If it's true that the grass is always greener on the other side, that would explain the paycheck envy some federal workers feel toward colleagues elsewhere who they think are better compensated.
Eight of every 10 federal workers live outside the Washington area, a high-cost place and headquarters to most federal operations. But because of locality pay differentials, workers in some cities make more--and workers in some cities make less--than their colleagues here.
Some Washington-based civil servants are especially perplexed that Uncle Sam pays more in Houston than in the nation's capital. Houston, many feel, is a lower-cost area, in a state that doesn't pester its residents with things like a state income tax.
Even further beyond the Capital Beltway, thousands of federal workers are stationed in Alaska, Hawaii, Puerto Rico and the Virgin Islands. Thousands more are working overseas for the Defense, Treasury, Justice and Agriculture departments, the Central Intelligence Agency, the National Security Agency and a dozen other agencies.
Overseas federal workers and their counterparts in U.S. states and territories outside the contiguous 48 states have one thing in common: When January pay raises are handed out, they feel short-changed. Call it the Henny Youngman rule. When somebody asked the late comedian how his wife was, he replied, "Compared to what?"
Federal pay is the same. It is good or bad compared to what. Example:
Recently the Federal Diary dealt with geographic pay differentials. The average January pay raise for federal workers was 4.8 percent. That was split into a 3.8 percent across-the-board adjustment and a 1 percentage point allocation for locality raises. Under that system, federal workers in the Washington-Baltimore area got a total of 4.94 percent. The raise was bigger in some cities, including New York and Houston, and smaller in others, including Richmond.
Overseas federal workers (and the Alaska, Hawaii, etc., group) got only the 3.8 percent national adjustment. They don't get locality pay raises. Turns out that is a touchy subject.
The columns produced an avalanche of mail (okay, 53 letters and e-mails), mostly from federal workers--foreign and domestic--who feel others may be getting a better deal.
Feds in the contiguous 48 states cite tax-free allowances given overseas workers and differentials paid to workers in Alask, Hawaii etc. Overseas federal workers complain that they will get smaller pensions. Some Hawaii-based federal workers say that upon retirement, they will have to move to the mainland because their pensions (computed on base pay, not geographic differentials) won't cover the cost of living--as in eating regularly.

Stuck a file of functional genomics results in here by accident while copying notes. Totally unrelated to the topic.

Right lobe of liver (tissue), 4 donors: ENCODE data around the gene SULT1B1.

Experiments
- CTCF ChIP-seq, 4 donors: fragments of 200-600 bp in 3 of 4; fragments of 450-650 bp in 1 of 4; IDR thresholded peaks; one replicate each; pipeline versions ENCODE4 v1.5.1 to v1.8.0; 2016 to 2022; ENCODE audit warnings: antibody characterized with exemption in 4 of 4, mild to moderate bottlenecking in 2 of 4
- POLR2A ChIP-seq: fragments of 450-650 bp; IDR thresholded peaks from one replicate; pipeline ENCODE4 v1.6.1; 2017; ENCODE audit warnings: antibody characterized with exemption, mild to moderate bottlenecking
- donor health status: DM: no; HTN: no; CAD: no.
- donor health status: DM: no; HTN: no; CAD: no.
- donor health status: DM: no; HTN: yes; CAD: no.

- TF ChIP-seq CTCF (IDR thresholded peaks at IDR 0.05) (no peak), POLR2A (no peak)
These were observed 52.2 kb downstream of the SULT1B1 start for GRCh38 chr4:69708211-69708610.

Here's some of the mail on the subject:
* "While Houston may be a low cost of living area . . . compared to D.C . . . you correctly pointed out the pay disparity between Houston feds and their equivalents in private industry [in the oil business, airlines, high-tech and medical facilities] is sizable and growing more disparate year-after-year. While Texas has no state [income] tax, we have some of the highest property taxes in the nation. I have worked for the government for 22 years in the Midwest, New York City and San Francisco, so I believe I am qualified to accurately judge this issue." -- Tom Simmons
* "The pay raise for federal employees in Alaska [and also Hawaii] will be 3.8 percent of base pay, but they will also receive an additional NONTAXABLE 25 percent of that 3.8 percent to their cost-of-living allowance. . . . Overseas federal employees are not being mistreated. Nor are employees in the contiguous 48 states being given special treatment that overseas federal employees are missing." -- Tom Kelleher, San Francisco
* "You forgot to mention how overseas feds get a smaller retirement due to the nonpayment of locality pay. COLAs are not counted toward retirement. THIS IS NOT FAIR." -- Ann Ruby, Hawaii
* "My heart bleeds (not really) for my fellow Foreign Service officers who complain about getting a smaller pay raise, even as they receive hardship differentials, housing allowance, etc. Believe me I would rather be in Paris, with its perks, than here." -- Unknown Foreign Service officer
* "Your Jan. 11 column didn't mention the significant problem with COLA vs. locality pay. Overseas feds who draw COLA don't get credit for it for retirement purposes. Locality pay does get credit. This is a significant problem for overseas workers within three years of retirement." -- Jeff Davis
* "As a member of the Foreign Service who has served both domestically and overseas, the locality pay received in D.C. pales in comparison to the benefits of having housing (often better than I can afford here), utilities, schools, etc. paid for overseas, as well as COLAS at some posts and differential pay ranging up to 25 percent. The difference in locality pay between D.C., Boston, New York, etc. is an issue; having been assigned to all three areas, D.C. is equally if not more expensive." -- Kevin O.
Mike Causey's e-mail address is email@example.com
Thursday, Jan. 13, 2000